By Will Compton

“SnowGlobe is like, so cold, but like, so worth it.”

That all too familiar quote is something I have heard ever since I was a sophomore in high school. All of my friends were going to this festival in South Lake Tahoe that they claimed was the “best time of their lives.” I never really believed it until I decided to go for myself this year and really evaluate what the festival is all about. If you’re like me and have had mixed thoughts about going to SnowGlobe or just wanted to know what it’s like as a whole, then this article is for you.

First off, what is SnowGlobe? SnowGlobe is a three-day music/EDM festival held in the heart of South Lake Tahoe every year for the past five years, ending after midnight on New Year’s Day. The festival grounds are on the South Lake Tahoe Community College activities field. Notorious for pulling crowds from all corners of the globe, as well as for being cold as hell, it’s becoming one of the fastest rising independent EDM festivals of the last decade. What makes SnowGlobe so cool is that it is independently run, and not by Insomniac Events (IE). IE is the biggest and really only EDM festival coordinating company, owning Ultra Music Festival, Electric Daisy Carnival, Beyond Wonderland, Outside Lands and much more. The fact SnowGlobe stands strong by themselves is something I admired from the start. Now that you know about the festival, let’s break it down.

Getting to and from the Festival: Shuttles went back and forth between the festival and pick up grounds every 20-30 minutes, taking loads of passengers at a time without delay. If you decided to walk, the pathway to the festival was extremely scenic and well-kempt. There was no harsh ice to slip on or steep hills. The flat concrete pathway to and from the festival created a safe passageway for everyone going. SG was also good at helping their attendees find places to live by partnering with local hotels, inns and renting companies to give people the best experience possible.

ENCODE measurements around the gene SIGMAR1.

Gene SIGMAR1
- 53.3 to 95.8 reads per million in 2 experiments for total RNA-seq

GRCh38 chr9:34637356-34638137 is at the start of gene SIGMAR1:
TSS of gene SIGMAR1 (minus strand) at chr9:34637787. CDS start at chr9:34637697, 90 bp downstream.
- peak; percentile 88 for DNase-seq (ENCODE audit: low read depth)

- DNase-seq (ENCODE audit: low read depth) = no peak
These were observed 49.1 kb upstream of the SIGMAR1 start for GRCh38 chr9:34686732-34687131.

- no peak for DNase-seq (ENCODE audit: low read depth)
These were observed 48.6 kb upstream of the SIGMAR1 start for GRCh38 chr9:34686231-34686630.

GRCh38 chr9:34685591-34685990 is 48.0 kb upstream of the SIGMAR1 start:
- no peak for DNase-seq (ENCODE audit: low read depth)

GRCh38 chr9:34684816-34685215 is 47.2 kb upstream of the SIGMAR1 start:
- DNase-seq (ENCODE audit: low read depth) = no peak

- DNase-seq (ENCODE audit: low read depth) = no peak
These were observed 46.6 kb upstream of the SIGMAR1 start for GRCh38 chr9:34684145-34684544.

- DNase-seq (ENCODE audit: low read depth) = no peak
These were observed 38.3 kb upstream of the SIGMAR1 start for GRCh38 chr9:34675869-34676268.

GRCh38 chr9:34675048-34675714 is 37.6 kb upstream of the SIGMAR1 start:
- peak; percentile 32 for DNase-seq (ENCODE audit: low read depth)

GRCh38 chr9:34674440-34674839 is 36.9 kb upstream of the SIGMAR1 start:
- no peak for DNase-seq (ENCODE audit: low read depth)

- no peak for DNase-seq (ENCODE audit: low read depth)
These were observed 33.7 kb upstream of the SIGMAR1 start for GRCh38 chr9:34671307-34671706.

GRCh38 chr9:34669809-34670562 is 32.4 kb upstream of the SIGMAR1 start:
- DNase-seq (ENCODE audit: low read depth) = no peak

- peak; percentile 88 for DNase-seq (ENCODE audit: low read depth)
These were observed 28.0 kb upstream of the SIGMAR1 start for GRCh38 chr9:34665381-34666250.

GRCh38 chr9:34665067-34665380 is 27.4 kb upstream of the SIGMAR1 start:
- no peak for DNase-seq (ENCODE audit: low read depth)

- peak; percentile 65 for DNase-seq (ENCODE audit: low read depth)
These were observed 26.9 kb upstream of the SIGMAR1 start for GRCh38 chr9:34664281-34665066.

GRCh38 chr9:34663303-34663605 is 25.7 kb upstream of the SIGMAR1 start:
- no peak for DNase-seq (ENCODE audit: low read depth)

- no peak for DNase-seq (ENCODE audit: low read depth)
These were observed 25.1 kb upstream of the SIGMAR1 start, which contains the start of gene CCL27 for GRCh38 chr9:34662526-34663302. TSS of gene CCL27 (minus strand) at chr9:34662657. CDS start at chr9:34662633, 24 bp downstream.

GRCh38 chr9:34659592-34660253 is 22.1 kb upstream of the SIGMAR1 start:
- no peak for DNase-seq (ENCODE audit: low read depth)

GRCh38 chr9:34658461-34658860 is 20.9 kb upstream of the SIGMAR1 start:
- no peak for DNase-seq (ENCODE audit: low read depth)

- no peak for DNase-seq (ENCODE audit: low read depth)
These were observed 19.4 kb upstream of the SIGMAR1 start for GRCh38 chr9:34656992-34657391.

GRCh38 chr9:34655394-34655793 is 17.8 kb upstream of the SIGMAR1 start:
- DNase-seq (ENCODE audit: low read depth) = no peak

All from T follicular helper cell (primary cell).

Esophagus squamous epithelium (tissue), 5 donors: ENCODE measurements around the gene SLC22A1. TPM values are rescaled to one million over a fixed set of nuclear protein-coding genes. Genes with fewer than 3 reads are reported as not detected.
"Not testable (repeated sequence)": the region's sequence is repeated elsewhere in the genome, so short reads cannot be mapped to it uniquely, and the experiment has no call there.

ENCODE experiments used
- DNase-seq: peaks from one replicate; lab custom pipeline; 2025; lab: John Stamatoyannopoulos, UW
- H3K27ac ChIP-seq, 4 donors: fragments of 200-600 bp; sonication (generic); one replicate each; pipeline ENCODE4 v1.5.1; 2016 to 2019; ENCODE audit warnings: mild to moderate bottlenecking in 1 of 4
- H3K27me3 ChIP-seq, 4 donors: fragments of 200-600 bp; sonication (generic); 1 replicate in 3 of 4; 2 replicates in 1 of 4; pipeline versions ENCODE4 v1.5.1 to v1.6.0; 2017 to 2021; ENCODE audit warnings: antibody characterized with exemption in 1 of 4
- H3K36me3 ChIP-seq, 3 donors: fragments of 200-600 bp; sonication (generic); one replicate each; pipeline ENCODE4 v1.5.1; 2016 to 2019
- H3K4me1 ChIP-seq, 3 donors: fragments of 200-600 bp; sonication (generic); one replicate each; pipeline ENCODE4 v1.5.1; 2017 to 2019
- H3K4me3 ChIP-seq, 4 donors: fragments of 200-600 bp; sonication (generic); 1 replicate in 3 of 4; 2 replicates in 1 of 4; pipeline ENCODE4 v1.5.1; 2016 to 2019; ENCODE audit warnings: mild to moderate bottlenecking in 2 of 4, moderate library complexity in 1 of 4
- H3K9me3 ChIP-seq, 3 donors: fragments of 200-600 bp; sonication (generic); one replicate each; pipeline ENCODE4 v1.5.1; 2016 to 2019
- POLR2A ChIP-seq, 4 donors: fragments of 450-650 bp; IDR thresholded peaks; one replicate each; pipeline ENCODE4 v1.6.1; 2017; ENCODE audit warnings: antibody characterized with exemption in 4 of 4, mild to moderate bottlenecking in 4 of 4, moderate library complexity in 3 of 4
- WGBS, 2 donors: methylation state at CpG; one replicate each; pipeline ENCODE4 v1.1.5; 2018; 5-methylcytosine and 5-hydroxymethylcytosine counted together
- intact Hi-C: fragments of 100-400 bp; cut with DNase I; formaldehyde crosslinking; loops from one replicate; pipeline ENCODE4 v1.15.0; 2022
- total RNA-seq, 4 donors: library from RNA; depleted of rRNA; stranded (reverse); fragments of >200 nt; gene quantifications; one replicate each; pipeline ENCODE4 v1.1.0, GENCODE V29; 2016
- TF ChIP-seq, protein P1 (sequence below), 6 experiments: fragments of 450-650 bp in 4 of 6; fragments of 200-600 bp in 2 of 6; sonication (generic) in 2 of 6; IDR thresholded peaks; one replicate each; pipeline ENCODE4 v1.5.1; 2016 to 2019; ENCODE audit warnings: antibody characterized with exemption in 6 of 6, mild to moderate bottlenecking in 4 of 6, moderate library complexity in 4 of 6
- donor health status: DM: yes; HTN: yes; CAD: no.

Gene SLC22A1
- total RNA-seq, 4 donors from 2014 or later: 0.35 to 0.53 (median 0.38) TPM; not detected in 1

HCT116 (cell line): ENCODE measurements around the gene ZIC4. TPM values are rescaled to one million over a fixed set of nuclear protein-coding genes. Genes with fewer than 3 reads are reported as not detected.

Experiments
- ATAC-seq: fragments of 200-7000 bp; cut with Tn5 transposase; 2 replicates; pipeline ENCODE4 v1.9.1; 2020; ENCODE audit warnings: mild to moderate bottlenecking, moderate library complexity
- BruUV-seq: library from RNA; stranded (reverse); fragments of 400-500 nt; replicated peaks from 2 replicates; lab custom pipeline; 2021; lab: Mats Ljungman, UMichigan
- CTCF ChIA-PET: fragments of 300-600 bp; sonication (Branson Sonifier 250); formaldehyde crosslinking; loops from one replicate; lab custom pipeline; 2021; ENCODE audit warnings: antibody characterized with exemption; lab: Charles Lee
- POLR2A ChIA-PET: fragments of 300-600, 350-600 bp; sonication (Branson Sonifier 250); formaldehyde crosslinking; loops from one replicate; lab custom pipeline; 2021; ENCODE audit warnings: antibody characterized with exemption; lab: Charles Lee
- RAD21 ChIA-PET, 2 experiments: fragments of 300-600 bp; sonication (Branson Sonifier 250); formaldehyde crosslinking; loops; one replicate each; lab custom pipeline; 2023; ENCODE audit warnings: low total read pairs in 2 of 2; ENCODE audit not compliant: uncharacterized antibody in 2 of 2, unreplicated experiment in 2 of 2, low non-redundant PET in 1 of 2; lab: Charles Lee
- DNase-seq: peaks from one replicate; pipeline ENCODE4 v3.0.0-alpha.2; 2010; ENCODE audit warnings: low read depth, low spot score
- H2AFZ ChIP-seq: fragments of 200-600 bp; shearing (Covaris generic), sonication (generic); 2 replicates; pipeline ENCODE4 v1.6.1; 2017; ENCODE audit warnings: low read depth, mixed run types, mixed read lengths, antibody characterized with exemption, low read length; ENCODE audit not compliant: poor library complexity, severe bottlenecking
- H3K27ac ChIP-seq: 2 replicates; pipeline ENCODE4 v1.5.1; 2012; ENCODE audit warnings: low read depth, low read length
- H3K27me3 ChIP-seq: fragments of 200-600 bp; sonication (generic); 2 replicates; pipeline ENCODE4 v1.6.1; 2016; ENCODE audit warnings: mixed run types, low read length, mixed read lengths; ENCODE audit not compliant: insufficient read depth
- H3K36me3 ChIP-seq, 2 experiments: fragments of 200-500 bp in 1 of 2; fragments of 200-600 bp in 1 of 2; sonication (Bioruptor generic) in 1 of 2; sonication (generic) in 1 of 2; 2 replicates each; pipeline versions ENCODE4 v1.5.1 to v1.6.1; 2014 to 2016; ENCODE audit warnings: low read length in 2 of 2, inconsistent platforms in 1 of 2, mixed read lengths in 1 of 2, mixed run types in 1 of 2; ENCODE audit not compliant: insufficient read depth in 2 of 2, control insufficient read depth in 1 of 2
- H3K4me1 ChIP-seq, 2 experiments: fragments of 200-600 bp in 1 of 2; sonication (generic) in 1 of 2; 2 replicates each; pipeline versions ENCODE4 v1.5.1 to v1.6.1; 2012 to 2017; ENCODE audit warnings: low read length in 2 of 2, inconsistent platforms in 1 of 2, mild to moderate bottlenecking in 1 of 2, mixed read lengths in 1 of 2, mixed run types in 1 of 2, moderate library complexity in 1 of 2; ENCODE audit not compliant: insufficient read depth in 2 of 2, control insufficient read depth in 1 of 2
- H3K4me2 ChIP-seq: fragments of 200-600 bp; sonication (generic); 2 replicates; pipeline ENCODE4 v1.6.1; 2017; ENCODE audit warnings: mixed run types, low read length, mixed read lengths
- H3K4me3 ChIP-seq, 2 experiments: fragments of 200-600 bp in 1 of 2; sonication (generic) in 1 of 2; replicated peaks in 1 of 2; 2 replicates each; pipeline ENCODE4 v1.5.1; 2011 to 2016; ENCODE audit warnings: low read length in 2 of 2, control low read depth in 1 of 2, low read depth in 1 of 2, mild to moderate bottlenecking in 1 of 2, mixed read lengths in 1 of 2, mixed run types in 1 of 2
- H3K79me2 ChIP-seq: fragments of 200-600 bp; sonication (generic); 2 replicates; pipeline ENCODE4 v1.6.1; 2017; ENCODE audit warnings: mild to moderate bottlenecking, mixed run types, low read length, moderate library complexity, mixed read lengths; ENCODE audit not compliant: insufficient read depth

Getting In: In an otherwise stellar performance, this was one of the hiccups. I nearly wanted to cry when I saw the line for will call. The line stretched for what seems like half a mile, and when you got closer people were packed into an extremely overheated tent, sweating and waiting for their tickets to be handed to them over a white folding table. When I got my ticket, I walked down a small fenced passage way to get patted down. This walk was a little scary, as the grounds were marshy and muddy and black ice covered the corners of the walk down. When I finally made it a little ways down, I was met by seven different lines of security members, who asked me to come forward to get a simple pat-down. Once I was patted down, I walked up to the entrance gate, scanned my wristband, and went in. Security during this festival on the other hand was stellar. They were top notch, treated people with respect and got rid of anyone fighting or creating a scene. The security at SnowGlobe was genuine and froze their ass off to help out. I absolutely tip my hat to your security team SnowGlobe. Well done.

Inside: The festival layout could not have been more beautiful or professional. Right in between all the tall Tahoe trees and fresh air, it was refreshing at its finest. Right as you walk in, the main stage nestles on your left hand side, and on your right faces the other two stages (The Igloo and Sierra). Vendors for beer, food, snacks and merchandise are sprinkled all over the festival grounds, attracting people to always have something to do. The vendors and food were delicious and various, having choices from Chinese take out to cheesy fries. The food was a little pricey but that’s understandable. Alcohol was served throughout and was pretty cheap, which didn’t surprise me. SnowGlobe also gave attendees a test for their wallets with merchandise and apparel booths on the back right hand side of the festival, with the Sierra Stage facing them directly across. The stages were extremely well spaced out, and access to each one was very easy to get to. (If you think otherwise, its probably cause you got caught in the last minute swarm to the Sierra stage.) SnowGlobe security and staff were well involved, helping people get to where they needed to and answering my questions I asked them. Like I said before, extremely professional.